A Counselor Reflects on Mere Christianity by C.S. Lewis

“That is not how Christianity works. When it tells you to feed the hungry it does not give you lessons in cookery. When it tells you to read the Scriptures it does not give you lessons in Hebrew and Greek, or even in English grammar. It was never intended to replace or supersede the ordinary human arts and science: it is rather a director which will set them all to the right jobs, and a source of energy which will give them all new life, if only they will put themselves at its disposal (p. 82-3).” Mere Christianity by C.S. Lewis

How much “how to” does the Christian faith and text of Scripture provide? C.S. Lewis begins to answer this question with the assertion, the Bible does not intend to be an exhaustive work – covering every detail of every task to which it calls a believer. Those who try define “the sufficiency of Scripture” to imply prescribing the details of life ask more of the sacred text than it contains. The logical conclusions of this assertion begin to become silly.

C.S. Lewis concludes his answer by asserting that the Bible is (or should be) the director, energizer, and Lord of all human learning. Applying these kinds of principles has been the center of fierce debate within Evangelical Christian Counseling. What role does the Bible play in developing a Christian psychology? Or, vice versa, what role should psychology play in developing a robust application of the Bible?

If the Bible did not intend to be exhaustive even on points it addresses extensively, how do we engage the field of counseling under the direction of Scripture, energized by Scripture, and submitting to the Lordship of Scripture while studying a complex field like counseling? As complicated as it sounds, every believer does it (or at least attempts to) every day.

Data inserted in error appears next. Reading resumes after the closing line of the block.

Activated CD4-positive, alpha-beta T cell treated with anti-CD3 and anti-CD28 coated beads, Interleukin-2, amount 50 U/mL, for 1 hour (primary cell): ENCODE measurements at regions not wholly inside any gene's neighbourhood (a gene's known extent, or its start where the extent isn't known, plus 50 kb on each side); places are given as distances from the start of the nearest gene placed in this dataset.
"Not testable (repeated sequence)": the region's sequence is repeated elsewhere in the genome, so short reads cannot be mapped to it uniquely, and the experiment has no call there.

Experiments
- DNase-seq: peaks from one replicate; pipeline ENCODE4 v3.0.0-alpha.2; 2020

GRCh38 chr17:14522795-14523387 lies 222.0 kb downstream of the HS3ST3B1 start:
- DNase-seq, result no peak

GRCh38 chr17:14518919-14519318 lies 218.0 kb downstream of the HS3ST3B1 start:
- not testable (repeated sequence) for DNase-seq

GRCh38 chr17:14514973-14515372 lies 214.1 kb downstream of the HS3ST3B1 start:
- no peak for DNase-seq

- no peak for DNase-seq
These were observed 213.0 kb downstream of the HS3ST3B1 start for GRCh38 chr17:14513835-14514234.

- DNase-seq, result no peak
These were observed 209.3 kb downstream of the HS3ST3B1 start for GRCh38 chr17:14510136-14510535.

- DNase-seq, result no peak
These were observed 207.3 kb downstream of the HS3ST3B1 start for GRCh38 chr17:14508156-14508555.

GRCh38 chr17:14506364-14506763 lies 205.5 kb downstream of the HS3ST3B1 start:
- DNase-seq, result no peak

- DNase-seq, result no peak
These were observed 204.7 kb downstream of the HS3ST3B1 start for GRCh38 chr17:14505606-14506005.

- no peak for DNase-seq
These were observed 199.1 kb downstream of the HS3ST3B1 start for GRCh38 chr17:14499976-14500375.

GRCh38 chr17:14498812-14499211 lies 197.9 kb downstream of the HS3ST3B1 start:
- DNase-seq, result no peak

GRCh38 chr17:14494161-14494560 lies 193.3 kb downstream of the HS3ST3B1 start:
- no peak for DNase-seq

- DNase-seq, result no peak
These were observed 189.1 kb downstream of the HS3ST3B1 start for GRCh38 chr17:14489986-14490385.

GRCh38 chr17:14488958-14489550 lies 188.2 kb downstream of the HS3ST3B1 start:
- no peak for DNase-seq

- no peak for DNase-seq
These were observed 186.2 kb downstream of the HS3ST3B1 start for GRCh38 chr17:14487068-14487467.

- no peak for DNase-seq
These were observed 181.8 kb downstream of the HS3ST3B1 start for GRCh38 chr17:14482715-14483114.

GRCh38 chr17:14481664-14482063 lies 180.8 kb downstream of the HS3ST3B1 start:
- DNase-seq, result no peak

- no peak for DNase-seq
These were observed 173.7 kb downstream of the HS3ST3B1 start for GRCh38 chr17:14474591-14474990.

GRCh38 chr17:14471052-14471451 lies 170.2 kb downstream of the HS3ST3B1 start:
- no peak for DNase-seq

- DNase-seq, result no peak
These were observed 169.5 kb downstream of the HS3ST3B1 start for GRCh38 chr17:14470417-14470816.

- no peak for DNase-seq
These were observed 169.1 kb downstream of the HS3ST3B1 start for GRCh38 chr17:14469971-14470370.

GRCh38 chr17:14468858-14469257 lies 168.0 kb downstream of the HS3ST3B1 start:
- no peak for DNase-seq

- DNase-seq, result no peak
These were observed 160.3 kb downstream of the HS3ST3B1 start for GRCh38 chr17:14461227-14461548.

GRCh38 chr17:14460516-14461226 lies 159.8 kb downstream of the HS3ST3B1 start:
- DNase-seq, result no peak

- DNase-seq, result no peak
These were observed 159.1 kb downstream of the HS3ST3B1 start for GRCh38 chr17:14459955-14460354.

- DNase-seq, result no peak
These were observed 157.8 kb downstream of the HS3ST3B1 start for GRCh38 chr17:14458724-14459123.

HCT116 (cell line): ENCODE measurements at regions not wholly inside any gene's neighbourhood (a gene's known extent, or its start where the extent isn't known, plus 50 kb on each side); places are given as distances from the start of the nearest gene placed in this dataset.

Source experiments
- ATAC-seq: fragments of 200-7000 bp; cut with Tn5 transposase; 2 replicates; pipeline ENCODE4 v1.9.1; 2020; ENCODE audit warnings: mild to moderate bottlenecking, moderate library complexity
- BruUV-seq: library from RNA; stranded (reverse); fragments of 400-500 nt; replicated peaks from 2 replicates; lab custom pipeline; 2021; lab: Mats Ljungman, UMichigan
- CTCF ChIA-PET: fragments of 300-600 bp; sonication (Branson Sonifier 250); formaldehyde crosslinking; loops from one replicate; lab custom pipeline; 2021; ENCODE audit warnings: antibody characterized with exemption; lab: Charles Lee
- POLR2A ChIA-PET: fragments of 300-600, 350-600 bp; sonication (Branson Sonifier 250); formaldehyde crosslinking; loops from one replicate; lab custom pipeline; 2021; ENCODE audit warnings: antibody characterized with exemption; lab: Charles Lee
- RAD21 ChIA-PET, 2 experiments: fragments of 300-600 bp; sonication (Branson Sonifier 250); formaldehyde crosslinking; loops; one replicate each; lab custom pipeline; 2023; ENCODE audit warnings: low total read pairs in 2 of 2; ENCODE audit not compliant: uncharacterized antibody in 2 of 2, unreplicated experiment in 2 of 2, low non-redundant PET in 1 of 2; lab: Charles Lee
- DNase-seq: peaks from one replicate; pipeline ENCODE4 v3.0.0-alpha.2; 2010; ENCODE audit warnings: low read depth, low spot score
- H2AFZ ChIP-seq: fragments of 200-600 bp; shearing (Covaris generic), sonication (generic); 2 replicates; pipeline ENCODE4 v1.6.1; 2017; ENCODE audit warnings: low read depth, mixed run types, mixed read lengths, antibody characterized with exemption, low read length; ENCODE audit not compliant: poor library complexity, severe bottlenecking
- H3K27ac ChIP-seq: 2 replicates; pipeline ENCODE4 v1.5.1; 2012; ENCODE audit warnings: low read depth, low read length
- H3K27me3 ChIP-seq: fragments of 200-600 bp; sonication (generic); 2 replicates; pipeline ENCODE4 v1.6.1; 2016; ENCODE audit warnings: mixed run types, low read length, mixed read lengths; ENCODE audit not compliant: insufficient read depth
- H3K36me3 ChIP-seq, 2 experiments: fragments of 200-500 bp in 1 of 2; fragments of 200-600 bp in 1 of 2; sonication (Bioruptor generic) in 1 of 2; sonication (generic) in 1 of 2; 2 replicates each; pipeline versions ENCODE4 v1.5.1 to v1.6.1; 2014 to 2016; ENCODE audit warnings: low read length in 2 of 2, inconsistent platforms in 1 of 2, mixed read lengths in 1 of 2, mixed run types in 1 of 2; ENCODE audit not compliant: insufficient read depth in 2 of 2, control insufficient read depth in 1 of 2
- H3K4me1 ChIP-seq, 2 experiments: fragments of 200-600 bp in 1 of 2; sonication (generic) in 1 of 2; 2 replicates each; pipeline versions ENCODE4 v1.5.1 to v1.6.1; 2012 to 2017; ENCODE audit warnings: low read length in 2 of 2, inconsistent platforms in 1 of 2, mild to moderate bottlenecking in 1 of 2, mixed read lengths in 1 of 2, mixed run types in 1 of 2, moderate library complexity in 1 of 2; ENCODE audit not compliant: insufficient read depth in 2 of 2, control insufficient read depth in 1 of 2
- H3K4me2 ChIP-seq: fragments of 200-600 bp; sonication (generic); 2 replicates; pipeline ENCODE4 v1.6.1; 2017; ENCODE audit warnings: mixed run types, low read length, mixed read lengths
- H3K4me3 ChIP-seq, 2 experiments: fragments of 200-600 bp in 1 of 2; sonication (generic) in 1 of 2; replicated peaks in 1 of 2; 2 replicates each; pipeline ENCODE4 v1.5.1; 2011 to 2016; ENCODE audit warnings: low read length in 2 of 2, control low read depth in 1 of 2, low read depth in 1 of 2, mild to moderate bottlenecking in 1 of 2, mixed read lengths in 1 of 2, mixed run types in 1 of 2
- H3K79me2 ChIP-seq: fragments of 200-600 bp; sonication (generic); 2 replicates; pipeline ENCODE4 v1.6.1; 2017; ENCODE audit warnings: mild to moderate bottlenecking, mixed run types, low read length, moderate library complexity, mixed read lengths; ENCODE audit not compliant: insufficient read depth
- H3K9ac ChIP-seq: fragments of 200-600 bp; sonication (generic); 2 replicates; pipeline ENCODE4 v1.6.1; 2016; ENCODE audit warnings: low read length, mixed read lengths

I think we start by acknowledging that none of us do it perfectly and that there are no pure systems or exact principles for this type of work. We should also acknowledge that the more involved we become in the life of real people’s suffering and sin, the less clear the process will become. The more “lives” our subject; the less exact our science. Hence, chemists are more reliable than weathermen.

To answer the question better, we must examine the nature of Lordship as we experience it in real life. Lordship expresses itself through continual repentance and learning. I know Christ is my Lord not because I obey Him perfectly, but because each time I fail, I repent and learn more of His character.

Similarly, academic submission to Christ’s Lordship (expressed through submission to biblical teaching) will be expressed through repentance and learning. We will strive to know real, hurting people and use Scripture to help them. Sometimes we will apply Scripture in artificially rigid ways. Other times we will offer practical, “common sense” advice without thinking that it contradicts Scripture. It is inevitable that we will do one or the other (probably both) repeatedly.

The mark of a growing biblical counselor (and there is no other kind) is the willingness to repent and learn. The standard of repentance will always be the violation of biblical teaching. The content of learning will always be the fuller application of Scripture. However, the context of both repentance and learning will be the willingness to love others by placing ourselves in messy situations for which we do not have pre-scripted solutions.

That is how Christianity works. It provides the grace to allow us to repent and learn as we strive to do the things it calls us to do, love those it calls us to love, and carry out the mission it says should define our lives. It is in that reality of grace that “fuels” (i.e., source of energy or is the life for) all forms of the human arts and sciences are practiced by those who seek to be “Christian” at their trade.